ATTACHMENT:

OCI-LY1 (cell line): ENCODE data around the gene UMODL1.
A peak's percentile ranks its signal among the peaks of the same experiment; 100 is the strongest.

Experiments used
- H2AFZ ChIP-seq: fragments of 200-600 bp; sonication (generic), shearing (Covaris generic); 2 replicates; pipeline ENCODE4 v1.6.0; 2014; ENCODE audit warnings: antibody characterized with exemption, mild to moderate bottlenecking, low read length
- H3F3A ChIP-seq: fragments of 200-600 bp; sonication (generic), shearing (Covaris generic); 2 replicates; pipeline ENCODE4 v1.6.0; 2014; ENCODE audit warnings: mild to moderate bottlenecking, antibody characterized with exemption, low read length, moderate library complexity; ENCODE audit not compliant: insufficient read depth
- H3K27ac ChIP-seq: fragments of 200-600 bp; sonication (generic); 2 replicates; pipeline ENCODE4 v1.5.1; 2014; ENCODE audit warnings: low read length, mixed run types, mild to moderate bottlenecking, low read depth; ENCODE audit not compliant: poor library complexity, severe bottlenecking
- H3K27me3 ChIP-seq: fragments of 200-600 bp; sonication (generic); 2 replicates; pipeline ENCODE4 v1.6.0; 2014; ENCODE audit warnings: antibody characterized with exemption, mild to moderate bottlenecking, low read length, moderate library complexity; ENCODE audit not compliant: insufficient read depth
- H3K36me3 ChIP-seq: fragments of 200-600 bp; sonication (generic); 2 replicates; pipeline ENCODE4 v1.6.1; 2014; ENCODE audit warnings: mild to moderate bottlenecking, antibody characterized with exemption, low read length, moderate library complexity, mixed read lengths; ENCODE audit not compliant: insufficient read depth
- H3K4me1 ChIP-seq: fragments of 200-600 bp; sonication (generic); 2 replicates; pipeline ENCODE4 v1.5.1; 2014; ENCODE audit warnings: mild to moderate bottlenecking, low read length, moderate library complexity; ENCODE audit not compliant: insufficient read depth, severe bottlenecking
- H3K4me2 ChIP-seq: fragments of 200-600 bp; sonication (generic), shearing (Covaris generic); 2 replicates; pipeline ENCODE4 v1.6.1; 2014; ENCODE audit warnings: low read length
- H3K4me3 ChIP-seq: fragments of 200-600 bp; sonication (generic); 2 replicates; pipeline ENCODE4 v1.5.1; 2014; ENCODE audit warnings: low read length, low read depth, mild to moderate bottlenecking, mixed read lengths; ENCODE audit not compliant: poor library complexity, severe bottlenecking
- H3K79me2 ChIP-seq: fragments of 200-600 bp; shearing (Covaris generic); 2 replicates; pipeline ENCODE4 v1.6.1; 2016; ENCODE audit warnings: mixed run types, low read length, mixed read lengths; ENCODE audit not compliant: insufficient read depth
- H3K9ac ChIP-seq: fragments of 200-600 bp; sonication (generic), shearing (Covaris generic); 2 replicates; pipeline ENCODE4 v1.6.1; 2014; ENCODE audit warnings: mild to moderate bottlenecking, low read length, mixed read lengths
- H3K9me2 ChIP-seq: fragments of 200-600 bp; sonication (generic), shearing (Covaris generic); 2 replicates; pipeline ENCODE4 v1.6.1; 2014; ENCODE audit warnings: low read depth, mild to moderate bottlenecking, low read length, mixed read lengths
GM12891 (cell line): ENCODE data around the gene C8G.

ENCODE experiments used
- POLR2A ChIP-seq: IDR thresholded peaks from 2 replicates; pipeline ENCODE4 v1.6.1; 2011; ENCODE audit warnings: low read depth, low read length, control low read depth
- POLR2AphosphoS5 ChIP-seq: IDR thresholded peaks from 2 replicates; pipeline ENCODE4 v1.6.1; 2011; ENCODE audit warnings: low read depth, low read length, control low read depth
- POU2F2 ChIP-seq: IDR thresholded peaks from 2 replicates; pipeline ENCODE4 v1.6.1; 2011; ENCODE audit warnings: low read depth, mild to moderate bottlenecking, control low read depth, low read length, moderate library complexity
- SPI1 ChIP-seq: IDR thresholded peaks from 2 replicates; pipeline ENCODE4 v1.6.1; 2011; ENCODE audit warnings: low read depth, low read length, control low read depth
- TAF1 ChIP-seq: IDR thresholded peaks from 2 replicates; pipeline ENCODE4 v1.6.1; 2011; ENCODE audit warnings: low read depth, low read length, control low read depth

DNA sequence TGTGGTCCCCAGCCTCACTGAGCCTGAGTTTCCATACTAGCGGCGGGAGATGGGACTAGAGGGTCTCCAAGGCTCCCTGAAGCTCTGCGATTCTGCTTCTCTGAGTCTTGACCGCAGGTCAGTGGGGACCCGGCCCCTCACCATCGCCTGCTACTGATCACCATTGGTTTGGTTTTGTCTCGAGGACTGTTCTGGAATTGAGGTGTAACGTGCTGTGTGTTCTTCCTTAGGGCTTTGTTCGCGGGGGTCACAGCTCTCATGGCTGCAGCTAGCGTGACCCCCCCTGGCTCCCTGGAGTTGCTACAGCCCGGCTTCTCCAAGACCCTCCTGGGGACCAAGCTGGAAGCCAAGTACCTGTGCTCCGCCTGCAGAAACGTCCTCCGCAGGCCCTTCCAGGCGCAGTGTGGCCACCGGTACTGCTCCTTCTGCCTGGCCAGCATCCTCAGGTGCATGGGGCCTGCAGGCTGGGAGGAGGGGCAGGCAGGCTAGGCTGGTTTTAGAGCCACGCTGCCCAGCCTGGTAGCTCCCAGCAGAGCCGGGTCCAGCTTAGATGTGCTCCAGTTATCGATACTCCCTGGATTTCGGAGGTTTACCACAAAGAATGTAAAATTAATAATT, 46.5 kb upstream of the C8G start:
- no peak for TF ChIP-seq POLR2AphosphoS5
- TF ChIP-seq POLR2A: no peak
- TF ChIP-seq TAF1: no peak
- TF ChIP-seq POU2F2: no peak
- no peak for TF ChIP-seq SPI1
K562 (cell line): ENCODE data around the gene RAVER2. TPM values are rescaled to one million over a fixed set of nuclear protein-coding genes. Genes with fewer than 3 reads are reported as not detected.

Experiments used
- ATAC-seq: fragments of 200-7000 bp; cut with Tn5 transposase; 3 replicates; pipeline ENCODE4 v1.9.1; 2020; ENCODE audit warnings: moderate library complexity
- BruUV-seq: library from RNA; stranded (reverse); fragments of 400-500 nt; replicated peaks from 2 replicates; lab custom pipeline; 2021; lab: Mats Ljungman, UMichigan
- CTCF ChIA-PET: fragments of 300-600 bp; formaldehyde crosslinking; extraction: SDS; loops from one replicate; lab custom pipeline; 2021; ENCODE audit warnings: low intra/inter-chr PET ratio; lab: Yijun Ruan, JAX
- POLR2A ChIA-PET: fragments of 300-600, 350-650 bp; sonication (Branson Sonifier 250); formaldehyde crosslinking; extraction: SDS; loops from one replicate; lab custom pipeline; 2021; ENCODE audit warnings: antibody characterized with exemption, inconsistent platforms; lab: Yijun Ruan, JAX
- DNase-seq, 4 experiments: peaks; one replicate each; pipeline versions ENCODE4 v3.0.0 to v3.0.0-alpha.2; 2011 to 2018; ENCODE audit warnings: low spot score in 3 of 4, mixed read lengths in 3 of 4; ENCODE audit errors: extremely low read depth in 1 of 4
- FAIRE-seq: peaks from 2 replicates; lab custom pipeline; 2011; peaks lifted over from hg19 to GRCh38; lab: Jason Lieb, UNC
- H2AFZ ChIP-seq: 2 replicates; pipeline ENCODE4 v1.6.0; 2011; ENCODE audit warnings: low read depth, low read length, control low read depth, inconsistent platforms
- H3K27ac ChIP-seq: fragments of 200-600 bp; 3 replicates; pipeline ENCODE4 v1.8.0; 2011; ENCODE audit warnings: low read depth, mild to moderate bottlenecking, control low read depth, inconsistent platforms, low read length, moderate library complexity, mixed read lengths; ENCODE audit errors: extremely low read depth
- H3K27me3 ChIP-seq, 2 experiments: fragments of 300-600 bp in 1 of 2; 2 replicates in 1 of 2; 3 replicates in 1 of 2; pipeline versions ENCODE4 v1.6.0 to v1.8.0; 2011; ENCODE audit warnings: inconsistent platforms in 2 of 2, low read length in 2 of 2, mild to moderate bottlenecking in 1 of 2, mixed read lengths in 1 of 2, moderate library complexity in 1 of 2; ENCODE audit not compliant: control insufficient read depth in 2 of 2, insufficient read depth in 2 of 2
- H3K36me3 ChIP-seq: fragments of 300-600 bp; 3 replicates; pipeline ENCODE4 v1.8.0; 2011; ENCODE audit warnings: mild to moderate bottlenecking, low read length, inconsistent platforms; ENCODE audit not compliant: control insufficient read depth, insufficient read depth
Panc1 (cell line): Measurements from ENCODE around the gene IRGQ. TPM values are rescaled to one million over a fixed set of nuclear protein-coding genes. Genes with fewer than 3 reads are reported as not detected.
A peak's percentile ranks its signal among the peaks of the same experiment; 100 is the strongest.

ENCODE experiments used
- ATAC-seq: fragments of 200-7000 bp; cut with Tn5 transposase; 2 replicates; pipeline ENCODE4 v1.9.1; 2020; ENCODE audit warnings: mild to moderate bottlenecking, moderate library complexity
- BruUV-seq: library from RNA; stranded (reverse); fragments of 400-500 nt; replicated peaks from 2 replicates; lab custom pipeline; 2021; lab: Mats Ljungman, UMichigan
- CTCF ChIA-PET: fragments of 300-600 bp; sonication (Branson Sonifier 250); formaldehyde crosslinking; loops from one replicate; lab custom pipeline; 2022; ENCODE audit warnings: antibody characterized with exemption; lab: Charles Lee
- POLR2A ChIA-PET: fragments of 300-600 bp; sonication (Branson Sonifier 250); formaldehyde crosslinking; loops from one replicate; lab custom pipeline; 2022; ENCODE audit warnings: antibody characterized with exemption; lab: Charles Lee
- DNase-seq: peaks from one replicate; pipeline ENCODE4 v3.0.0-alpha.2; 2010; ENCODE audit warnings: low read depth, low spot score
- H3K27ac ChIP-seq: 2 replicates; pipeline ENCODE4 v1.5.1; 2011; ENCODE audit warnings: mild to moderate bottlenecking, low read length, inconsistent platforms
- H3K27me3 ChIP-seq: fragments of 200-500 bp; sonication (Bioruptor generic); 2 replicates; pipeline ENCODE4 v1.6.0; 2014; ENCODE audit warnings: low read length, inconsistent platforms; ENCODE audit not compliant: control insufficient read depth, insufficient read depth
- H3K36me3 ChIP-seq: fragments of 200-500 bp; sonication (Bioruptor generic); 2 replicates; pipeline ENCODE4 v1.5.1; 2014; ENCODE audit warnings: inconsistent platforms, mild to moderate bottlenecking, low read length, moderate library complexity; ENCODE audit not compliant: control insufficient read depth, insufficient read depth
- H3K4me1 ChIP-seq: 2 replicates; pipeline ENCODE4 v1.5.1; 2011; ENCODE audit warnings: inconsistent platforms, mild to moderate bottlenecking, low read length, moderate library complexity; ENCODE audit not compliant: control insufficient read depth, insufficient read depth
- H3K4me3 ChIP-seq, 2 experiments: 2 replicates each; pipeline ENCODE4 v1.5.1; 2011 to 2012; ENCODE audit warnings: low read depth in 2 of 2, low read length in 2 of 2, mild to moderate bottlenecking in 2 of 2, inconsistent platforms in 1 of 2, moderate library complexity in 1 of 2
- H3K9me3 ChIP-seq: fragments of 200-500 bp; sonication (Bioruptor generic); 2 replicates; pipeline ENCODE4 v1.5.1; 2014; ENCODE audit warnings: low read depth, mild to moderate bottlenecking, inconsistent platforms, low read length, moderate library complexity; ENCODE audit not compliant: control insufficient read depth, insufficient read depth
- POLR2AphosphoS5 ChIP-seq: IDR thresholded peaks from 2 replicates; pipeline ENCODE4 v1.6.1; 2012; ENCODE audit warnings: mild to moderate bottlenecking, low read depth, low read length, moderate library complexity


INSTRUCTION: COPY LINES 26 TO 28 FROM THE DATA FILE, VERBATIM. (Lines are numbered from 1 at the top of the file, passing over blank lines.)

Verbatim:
- TF ChIP-seq POU2F2: no peak
- no peak for TF ChIP-seq SPI1
K562 (cell line): ENCODE data around the gene RAVER2. TPM values are rescaled to one million over a fixed set of nuclear protein-coding genes. Genes with fewer than 3 reads are reported as not detected.